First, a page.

National Day censorship intensifies in China
|Publisher||Committee to Protect Journalists|
|Publication Date||30 September 2009|
|Cite as||Committee to Protect Journalists, National Day censorship intensifies in China, 30 September 2009, available at: http://www.refworld.org/docid/4b25fc0319.html [accessed 25 November 2015]|
New York, September 30, 2009 – National Day celebrations on Thursday will be marred by extensive media restrictions in China, the Committee to Protect Journalists said today. The public holiday marks the founding of the People's Republic of China by the Chinese Communist Party in 1949
October 1 is the latest in a series of anniversaries in China that have triggered greater censorship as the government has sought to limit dissident opinions and promote a unblemished image of a unified China, according to CPJ research. Extensive government censorship also accompanied the 50th anniversary in March of a failed Tibetan uprising, and the 20th anniversary in June of the 1989 crackdown on student-led protests in Tiananmen Square.
Among the media restrictions being imposed for National Day:
Chinese Internet users have been reporting higher than ever content-monitoring, Web site closures, and blocking of social networking sites, including forums and micro-blogging platforms, for weeks in the run-up to the celebration.
The Internet remains inaccessible in parts of Xinjiang where violent riots between China's majority Han Chinese and the local ethnic Uighur community broke out in early July, according to international news reports.
International journalists and analysts say local journalists are under intense pressure to cover only positive news.
Foreign journalists say they have been obstructed trying to film preparations for the military parade, and have been targeted by unknown sources with e-mails carrying malware to disrupt their computers, according to news reports.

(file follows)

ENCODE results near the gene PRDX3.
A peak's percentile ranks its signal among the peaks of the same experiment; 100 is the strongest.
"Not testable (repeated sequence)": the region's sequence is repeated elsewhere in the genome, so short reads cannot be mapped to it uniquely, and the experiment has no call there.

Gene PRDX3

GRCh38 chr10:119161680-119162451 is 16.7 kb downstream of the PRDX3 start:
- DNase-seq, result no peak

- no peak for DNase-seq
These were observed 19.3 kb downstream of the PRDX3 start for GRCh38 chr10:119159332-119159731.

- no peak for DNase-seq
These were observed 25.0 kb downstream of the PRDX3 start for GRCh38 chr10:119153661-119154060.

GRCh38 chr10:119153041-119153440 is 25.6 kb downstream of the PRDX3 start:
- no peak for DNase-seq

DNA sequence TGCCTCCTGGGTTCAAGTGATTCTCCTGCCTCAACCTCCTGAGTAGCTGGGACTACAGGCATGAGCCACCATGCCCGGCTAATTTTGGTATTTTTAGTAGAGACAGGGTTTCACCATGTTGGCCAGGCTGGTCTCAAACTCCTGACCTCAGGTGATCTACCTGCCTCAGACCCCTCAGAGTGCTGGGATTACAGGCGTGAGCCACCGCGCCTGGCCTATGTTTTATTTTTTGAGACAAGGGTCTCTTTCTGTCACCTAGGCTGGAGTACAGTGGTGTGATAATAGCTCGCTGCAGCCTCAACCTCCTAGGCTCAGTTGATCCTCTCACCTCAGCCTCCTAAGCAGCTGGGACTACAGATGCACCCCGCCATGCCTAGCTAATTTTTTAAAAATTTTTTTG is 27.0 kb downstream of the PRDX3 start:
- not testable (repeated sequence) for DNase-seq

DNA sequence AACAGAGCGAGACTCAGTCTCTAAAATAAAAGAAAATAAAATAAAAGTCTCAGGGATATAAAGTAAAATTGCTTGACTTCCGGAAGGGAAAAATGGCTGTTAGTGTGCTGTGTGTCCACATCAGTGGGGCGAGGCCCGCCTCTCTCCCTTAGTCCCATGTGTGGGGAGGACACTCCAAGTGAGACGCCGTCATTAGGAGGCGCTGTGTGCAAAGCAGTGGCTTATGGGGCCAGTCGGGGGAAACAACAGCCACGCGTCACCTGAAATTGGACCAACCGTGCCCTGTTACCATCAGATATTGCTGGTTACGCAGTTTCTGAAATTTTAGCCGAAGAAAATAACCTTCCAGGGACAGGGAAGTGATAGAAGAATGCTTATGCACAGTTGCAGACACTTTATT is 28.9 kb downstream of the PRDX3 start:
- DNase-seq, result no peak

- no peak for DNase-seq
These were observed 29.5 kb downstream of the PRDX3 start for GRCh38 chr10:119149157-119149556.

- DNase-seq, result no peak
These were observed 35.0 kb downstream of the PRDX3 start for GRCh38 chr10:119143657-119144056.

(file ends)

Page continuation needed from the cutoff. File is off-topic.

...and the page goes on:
"Propaganda officials are obstructing and censoring media coverage of an important national anniversary, one that deserves not only celebration but critical analysis," said Bob Dietz, CPJ Asia program coordinator. "Chinese citizens have an internationally recognized right to express and receive opinions about their own history. The authorities should respect that by lifting restrictions on reporting and by halting censorship of online coverage."
The Berkeley-based China Digital Times posted Central Propaganda Department directives it said had been circulated to Chinese news bureaus and leaked by individual users of the international micro-blog site Twitter in August. "As for 60th anniversary columns that take a look back in history, immediately 'fast forward,' do not allow articles that "keep dwelling on the '60s and '70s," one said. Another read: "During National Day period, do not republish reports from Southern Weekend, Southern Metropolis Daily, Beijing News, or Beijing Times," according to propaganda department. Those Guangzhou and Beijing-based newspapers frequently carry independent investigative reporting. CPJ has not independently verified the directives, but they are in keeping with orders issued in the past.